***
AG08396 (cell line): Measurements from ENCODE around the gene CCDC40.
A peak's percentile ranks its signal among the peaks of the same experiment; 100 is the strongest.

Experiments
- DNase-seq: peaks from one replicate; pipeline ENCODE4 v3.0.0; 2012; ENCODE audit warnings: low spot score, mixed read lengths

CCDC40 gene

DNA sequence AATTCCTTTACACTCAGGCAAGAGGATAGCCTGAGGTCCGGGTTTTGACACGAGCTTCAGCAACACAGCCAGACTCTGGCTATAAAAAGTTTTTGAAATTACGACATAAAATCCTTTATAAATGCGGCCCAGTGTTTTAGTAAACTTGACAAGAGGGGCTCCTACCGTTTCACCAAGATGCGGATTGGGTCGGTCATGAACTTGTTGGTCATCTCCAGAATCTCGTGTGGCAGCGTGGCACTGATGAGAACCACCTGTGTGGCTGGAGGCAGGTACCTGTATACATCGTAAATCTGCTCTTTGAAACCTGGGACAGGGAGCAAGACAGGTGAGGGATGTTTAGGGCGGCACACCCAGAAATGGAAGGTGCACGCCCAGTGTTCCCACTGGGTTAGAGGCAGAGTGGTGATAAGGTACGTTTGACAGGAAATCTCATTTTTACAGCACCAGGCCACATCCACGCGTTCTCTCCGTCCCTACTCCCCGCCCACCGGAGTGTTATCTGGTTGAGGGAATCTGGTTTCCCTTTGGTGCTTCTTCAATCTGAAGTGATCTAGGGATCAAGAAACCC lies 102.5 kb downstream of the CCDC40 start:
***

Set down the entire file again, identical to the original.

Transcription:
AG08396 (cell line): Measurements from ENCODE around the gene CCDC40.
A peak's percentile ranks its signal among the peaks of the same experiment; 100 is the strongest.

Experiments
- DNase-seq: peaks from one replicate; pipeline ENCODE4 v3.0.0; 2012; ENCODE audit warnings: low spot score, mixed read lengths

CCDC40 gene

DNA sequence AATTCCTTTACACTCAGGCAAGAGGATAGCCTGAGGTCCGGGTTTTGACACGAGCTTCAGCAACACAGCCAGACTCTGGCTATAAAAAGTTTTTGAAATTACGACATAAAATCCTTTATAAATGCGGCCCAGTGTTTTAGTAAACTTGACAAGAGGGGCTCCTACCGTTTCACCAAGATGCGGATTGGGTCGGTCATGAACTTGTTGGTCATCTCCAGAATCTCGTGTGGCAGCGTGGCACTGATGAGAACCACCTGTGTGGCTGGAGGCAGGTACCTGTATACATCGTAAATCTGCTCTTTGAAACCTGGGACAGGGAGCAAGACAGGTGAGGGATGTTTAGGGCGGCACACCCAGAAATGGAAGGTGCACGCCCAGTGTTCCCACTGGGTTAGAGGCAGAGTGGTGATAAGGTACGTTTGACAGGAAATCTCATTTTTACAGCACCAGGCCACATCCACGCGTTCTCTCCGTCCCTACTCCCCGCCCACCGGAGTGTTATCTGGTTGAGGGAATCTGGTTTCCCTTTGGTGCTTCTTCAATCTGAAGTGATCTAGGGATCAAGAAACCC lies 102.5 kb downstream of the CCDC40 start: